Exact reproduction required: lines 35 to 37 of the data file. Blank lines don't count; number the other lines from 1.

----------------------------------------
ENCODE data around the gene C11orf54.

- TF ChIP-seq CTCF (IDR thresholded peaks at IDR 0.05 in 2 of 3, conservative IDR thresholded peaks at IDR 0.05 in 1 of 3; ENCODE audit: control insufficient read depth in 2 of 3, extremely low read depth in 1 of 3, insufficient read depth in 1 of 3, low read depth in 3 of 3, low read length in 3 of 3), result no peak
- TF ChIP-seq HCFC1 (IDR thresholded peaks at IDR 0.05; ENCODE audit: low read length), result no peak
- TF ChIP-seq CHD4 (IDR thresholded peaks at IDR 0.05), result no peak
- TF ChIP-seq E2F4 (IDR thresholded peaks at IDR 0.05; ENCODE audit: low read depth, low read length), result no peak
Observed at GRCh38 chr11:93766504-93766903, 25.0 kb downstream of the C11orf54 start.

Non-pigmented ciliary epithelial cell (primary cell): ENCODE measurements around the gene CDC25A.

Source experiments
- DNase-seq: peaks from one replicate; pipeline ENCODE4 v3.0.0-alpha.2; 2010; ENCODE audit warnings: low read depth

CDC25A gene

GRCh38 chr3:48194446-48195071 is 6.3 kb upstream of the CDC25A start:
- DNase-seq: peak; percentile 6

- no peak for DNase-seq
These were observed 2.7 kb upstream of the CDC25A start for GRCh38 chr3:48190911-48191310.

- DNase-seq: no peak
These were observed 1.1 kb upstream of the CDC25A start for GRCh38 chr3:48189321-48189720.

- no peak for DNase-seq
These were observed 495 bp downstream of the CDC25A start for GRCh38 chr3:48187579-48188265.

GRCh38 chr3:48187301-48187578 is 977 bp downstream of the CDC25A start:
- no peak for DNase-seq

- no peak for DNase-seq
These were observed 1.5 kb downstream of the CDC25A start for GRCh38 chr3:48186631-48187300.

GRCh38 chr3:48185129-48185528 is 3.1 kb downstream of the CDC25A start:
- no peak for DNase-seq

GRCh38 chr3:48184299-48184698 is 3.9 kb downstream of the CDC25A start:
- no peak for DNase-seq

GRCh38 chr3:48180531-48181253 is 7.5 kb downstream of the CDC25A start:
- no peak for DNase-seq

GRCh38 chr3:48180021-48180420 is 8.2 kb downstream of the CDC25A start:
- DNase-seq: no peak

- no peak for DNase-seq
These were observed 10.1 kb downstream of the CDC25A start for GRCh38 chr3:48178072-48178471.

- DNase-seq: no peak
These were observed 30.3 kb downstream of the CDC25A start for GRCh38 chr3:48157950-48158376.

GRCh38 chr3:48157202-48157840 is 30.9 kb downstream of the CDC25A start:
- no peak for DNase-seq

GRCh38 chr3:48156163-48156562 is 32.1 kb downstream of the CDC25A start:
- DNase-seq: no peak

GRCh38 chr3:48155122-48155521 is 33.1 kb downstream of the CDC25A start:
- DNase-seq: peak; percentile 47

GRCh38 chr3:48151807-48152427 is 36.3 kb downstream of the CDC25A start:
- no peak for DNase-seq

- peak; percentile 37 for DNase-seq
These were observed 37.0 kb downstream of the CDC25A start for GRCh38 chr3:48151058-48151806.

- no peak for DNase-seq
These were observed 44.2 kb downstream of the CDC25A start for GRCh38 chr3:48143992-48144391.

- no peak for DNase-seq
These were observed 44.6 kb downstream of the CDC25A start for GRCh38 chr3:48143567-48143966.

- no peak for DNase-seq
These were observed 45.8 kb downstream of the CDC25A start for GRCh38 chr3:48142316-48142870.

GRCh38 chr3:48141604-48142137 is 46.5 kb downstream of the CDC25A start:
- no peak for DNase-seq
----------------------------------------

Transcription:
GRCh38 chr3:48157202-48157840 is 30.9 kb downstream of the CDC25A start:
- no peak for DNase-seq

GRCh38 chr3:48156163-48156562 is 32.1 kb downstream of the CDC25A start: